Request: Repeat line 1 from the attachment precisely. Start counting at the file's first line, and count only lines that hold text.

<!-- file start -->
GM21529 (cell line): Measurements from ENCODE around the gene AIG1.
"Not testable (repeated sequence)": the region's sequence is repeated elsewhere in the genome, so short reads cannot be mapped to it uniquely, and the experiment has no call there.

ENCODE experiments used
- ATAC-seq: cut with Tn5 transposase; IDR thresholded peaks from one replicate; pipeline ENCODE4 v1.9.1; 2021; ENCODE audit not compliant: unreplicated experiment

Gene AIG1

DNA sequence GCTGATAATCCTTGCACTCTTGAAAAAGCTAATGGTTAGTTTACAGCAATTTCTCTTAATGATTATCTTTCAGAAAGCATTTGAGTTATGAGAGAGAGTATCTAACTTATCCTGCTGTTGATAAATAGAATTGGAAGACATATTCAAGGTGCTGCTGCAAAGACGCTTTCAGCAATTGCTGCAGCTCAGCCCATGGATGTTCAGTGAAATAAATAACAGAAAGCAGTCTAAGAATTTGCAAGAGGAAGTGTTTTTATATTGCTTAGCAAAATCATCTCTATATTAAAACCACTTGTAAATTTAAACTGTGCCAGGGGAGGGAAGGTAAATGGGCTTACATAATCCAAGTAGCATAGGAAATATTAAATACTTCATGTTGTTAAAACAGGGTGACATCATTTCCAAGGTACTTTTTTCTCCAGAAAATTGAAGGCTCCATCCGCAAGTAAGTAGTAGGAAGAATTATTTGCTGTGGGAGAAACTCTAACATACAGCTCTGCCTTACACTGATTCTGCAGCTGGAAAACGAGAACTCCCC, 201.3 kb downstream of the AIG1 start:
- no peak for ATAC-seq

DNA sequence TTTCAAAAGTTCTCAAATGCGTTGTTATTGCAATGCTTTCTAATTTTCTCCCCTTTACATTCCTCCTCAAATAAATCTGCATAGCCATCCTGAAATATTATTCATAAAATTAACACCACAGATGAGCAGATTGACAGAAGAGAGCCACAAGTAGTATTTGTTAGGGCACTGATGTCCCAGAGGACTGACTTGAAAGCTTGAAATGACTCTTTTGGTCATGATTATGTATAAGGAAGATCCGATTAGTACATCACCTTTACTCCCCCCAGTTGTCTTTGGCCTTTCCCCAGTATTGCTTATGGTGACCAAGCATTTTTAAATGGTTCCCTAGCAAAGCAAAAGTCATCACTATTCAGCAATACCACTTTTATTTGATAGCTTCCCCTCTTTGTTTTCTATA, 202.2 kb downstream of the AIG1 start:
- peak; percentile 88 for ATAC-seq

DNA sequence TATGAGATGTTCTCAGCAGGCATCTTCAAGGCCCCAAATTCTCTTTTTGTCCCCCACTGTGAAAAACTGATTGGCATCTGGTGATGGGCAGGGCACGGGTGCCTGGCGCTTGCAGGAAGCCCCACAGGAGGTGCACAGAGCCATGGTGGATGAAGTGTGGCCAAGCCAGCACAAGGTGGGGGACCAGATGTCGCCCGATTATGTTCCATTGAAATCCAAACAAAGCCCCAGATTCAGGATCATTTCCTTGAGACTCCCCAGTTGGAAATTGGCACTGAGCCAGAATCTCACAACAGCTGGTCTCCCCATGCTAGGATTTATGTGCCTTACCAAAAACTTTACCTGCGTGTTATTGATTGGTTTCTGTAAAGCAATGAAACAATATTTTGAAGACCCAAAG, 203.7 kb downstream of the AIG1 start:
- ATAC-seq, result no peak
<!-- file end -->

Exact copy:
GM21529 (cell line): Measurements from ENCODE around the gene AIG1.